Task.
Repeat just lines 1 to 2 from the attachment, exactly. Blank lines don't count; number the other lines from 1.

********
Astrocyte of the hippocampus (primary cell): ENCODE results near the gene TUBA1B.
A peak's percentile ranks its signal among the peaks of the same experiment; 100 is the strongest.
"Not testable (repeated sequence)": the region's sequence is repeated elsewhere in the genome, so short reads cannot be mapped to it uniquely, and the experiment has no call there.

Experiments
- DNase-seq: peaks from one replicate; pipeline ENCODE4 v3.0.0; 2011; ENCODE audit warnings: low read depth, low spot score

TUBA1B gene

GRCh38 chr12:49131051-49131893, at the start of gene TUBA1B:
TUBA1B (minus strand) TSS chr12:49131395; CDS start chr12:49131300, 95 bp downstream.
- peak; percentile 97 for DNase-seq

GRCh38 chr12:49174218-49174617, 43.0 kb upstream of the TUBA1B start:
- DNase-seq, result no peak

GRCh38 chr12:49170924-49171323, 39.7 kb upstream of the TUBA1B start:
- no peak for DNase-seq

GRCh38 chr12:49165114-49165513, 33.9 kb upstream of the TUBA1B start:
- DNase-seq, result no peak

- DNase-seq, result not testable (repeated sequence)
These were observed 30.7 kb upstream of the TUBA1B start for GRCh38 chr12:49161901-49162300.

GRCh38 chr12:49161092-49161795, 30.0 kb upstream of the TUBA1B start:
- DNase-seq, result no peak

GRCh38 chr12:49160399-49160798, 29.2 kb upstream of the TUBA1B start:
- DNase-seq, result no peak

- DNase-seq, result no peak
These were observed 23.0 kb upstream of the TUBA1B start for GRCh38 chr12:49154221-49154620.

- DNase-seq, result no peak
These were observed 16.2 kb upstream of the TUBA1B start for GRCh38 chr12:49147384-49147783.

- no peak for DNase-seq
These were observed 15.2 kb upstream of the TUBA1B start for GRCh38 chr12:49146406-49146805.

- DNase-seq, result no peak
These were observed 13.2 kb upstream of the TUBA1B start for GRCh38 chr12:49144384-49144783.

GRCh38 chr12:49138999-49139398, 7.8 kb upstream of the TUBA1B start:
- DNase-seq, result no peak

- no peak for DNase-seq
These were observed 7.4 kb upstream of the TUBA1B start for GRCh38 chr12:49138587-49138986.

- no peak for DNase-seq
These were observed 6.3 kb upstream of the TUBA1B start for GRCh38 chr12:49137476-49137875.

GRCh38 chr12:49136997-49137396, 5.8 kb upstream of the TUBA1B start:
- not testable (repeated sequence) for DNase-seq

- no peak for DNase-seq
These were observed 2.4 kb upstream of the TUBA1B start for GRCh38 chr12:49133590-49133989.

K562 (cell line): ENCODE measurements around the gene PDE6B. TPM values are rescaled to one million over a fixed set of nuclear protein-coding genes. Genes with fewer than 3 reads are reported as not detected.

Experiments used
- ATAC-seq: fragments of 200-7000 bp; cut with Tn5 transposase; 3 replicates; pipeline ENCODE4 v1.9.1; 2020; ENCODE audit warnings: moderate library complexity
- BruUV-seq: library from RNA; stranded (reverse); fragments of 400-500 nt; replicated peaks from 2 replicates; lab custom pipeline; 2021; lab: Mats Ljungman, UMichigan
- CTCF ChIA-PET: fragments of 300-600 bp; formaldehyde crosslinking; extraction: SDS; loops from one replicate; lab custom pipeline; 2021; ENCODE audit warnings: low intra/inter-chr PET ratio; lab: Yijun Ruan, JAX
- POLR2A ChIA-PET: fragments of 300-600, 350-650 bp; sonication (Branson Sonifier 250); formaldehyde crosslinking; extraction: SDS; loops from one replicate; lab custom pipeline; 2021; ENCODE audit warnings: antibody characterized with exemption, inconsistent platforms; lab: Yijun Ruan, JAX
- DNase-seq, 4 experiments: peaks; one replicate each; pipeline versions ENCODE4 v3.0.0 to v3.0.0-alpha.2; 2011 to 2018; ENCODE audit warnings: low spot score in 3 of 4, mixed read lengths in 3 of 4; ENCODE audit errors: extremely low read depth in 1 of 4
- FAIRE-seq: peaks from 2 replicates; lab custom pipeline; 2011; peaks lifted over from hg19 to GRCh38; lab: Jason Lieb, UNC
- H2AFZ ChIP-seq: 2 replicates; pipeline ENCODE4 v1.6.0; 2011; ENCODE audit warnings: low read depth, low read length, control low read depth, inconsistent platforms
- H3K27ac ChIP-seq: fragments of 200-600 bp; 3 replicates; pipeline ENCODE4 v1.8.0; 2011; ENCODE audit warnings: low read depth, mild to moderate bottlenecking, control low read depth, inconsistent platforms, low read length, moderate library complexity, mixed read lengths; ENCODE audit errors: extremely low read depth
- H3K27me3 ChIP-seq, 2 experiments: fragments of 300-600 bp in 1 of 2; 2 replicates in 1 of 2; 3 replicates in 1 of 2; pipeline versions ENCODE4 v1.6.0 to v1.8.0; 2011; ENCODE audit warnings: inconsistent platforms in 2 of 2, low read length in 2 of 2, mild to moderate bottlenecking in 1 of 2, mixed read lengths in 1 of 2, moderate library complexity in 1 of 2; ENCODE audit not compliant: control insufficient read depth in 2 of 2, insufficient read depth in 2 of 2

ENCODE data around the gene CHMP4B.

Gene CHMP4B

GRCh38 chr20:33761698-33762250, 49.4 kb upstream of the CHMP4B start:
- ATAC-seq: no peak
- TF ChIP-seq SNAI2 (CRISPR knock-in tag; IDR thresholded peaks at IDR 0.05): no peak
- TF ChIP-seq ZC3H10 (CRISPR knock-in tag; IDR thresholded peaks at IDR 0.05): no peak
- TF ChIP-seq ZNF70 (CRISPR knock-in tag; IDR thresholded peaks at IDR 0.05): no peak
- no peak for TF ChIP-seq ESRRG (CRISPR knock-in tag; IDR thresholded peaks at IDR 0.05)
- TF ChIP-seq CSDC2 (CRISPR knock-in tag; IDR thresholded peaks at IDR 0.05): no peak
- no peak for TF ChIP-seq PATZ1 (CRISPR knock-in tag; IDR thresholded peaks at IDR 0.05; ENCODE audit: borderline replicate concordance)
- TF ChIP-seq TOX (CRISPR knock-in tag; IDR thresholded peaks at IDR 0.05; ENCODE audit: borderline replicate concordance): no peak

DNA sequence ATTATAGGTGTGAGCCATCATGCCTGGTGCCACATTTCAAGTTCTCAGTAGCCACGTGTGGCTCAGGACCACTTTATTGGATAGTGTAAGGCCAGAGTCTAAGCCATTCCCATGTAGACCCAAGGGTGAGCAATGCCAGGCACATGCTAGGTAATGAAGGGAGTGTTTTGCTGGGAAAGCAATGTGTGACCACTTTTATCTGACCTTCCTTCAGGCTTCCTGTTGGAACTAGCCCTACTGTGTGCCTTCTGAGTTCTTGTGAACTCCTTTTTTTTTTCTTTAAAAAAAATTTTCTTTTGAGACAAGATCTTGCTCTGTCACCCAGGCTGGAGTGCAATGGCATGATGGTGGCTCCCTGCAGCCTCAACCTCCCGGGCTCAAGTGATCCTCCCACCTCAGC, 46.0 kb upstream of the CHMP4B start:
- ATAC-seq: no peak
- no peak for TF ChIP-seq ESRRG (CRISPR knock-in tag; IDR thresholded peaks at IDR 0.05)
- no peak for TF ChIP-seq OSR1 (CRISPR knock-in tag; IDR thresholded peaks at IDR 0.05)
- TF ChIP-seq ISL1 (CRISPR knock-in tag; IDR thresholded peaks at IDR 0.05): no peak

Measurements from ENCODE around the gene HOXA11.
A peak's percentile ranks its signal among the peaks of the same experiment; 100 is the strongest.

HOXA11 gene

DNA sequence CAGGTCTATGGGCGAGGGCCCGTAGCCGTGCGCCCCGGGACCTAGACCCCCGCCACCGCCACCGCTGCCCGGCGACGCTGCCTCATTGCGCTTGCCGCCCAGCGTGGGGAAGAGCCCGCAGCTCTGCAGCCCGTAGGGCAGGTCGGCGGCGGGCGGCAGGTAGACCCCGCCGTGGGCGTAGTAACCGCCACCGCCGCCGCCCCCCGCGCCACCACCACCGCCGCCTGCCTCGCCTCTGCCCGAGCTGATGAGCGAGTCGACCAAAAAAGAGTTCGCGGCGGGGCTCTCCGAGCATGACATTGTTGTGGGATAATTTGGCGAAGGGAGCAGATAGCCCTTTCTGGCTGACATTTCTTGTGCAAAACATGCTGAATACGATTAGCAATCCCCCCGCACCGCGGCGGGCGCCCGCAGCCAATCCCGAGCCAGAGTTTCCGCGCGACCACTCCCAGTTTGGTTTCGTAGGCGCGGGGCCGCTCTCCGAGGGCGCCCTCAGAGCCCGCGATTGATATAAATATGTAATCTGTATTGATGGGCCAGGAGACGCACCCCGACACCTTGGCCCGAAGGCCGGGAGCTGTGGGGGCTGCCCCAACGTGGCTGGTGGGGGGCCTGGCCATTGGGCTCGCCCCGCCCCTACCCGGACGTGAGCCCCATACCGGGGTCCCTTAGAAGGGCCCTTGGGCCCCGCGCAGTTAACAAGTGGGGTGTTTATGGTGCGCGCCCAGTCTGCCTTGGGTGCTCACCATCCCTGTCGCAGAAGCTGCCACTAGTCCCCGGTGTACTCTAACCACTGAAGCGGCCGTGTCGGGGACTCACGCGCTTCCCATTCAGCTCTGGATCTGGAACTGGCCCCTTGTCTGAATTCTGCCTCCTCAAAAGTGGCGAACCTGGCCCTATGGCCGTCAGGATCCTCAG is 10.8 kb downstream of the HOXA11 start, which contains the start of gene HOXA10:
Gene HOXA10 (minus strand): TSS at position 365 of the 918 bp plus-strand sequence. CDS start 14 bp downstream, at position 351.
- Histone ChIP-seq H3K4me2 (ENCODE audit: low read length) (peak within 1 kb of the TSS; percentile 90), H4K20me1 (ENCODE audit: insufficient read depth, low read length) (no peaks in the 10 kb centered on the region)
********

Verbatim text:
Astrocyte of the hippocampus (primary cell): ENCODE results near the gene TUBA1B.
A peak's percentile ranks its signal among the peaks of the same experiment; 100 is the strongest.